Early Intervention: Therapy for Children Birth to Three

When parents/caregivers begin to notice that their child does not have as many words as
their peers, they sometimes worry and wonder what they can do to help. The child might
be six- months delayed, one-year delayed, or even more. A speech-language pathologist
can provide helpful suggestions to parents and caregivers on how to help a child gain
language during everyday activities in his natural environment. Children with a language
delay need to be shown that using words is an effective way to communicate with those
around them. These children need to learn that words are meaningful and empowering.
Children with a language delay will sometimes show frustration by crying, biting,
throwing temper tantrums, etc. These forms of frustration will diffuse once they
understand that using language is an effective way of communicating.

A typically developing child first acquires single words between the ages of 12 to 18
months. Between 18 and 24 months of age, two-word combinations emerge. Some
examples of words and phrases that may be used at this age level are “no”, “more”,
“mine”, “want up”, “that’s mine”, “all gone.” Children may use two- to three-word
utterances by the age of 24 months. Examples of phrases at this age may include those
with negation such as, “not go”, “no want.” At the age of 36 months, children may begin
to expand upon simple sentences and ask questions. The average length of these
sentences is approximately three to fours words.

There are two components of language, expressive and receptive. Expressive language
refers to the child’s ability to verbally express his needs, wants, feelings, etc. Receptive
language is the ability to understand language. For example, following a one-step
direction and pointing to a picture upon request are demonstrations of receptive language
skills. At 12 months of age, a child recognizes his name and understands “no.” At 18
months of age, a child may recognize pictures of family members and objects. The child
may also understand the concepts of “in” and “out.” At 24 months of age, a child
understands simple questions and commands. A child who is 36 months of age is able to
follow simple directions and understands basic location concepts of “under,” “in front
of,” and “behind.”

Typically, a child will have approximately 3 to 20 words by 18 months, and 50 words by
24 months. If a child does not reach these milestones on time, the parents may want to
discuss with the pediatrician regarding an evaluation by a speech and language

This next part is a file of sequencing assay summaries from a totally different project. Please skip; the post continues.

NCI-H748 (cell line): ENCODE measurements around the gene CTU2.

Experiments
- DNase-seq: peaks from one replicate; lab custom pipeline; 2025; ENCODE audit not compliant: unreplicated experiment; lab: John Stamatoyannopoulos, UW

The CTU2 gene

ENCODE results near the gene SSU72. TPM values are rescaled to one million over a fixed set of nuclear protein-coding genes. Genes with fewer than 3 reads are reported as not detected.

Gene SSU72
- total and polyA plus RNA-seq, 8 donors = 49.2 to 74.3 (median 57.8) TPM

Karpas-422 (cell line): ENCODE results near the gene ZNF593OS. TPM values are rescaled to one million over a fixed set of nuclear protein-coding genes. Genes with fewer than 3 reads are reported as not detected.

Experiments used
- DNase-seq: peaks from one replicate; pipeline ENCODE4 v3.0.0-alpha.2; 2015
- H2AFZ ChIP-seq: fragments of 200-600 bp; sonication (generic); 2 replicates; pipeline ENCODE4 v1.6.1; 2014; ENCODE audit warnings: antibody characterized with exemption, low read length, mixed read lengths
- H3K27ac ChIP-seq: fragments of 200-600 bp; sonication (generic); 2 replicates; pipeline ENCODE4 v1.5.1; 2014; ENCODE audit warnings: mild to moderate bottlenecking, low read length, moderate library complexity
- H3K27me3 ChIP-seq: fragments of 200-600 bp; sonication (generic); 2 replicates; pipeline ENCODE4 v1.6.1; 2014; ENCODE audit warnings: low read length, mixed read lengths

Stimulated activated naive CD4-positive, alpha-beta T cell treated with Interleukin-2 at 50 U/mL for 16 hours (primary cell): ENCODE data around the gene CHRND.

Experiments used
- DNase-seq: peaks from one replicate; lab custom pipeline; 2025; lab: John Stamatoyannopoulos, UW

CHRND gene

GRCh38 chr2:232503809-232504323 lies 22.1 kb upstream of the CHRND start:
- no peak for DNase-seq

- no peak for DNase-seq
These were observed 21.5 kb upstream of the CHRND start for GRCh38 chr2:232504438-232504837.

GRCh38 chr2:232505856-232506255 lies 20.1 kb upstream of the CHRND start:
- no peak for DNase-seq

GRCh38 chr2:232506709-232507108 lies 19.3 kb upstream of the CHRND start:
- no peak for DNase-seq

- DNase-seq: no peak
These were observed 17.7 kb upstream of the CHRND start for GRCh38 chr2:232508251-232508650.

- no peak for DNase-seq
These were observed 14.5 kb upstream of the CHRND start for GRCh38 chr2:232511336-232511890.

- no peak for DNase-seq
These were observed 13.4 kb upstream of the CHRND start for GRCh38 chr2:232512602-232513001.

pathologist. A speech and language evaluation will determine if the child’s speech,
expressive language, and receptive language skills are at age level or below age level. If
the child demonstrates below-age-level skills in any area, intervention may be needed.
Intervention would include the parents/caregivers learning ways to stimulate and
encourage the child’s speech and language. One way to stimulate the learning of new
words is by describing in short and simple sentences what the parent/caregiver is doing in
front of the child. If the parent/caregiver is pouring juice for the child, one might say “get
cup”, “get juice”, “juice in cup”, and “give cup to you”. Another way of stimulating
language is by describing what the child is doing using short, simple sentences. If the
child is looking at other children at the park, describe what the child is seeing and hearing
(e.g. “girl on swing”, “boy on slide”, “birds are singing”, etc.). When reading a book,
provide the child with time to point to and label pictures, point to pictures and label the
items that the child does not label, or have the child point to the different parts of the
picture (e.g. “Show me the…”).

A speech-language pathologist can also teach parents/caregivers how to expand, imitate
and model words, phrases and sentences for the child. Expanding is completing the
child’s phrase (i.e., Child says, ”juice” and parent/caregiver says “You want juice.”).
Imitating is repeating what the child says stressing correct and incorrect sounds (i.e.,
Child says, “baba” and parent/caregiver says “bottle”.). When imitating the child’s
speech and language, it is important that the child is not forced to repeat after you.
Modeling is adding new information to his utterances (i.e., Child says, “Car go.”
Parent/caregiver says, “The car is going. Bye-bye car.”).

Children copy speakers in their environment whether it is a sibling, peer, parent or
caregiver. The following are suggestions that can help a child with a language delay.
Associate language with enjoyable activities and experiences that will create a positive
attitude and environment for the child to learn. Narrate everyday activities such as taking
a bath, dressing time, and mealtime. Parents and caregivers should look at the child when
he is talking. Talk clearly and slowly and use words to label items in his environment.
Some activities that stimulate speech and language development are reading, going to the
park, taking a walk, and going grocery shopping. The parent/caregiver should talk with
the child about the activity before it happens, during, and after the activity.
Speech-language pathologists and parents/caregivers, together, can help the child to learn
new words, understand the meaning of these new words, and use these words in a
meaningful way. The child will begin to develop relationships with those around him
using his newfound form of communication.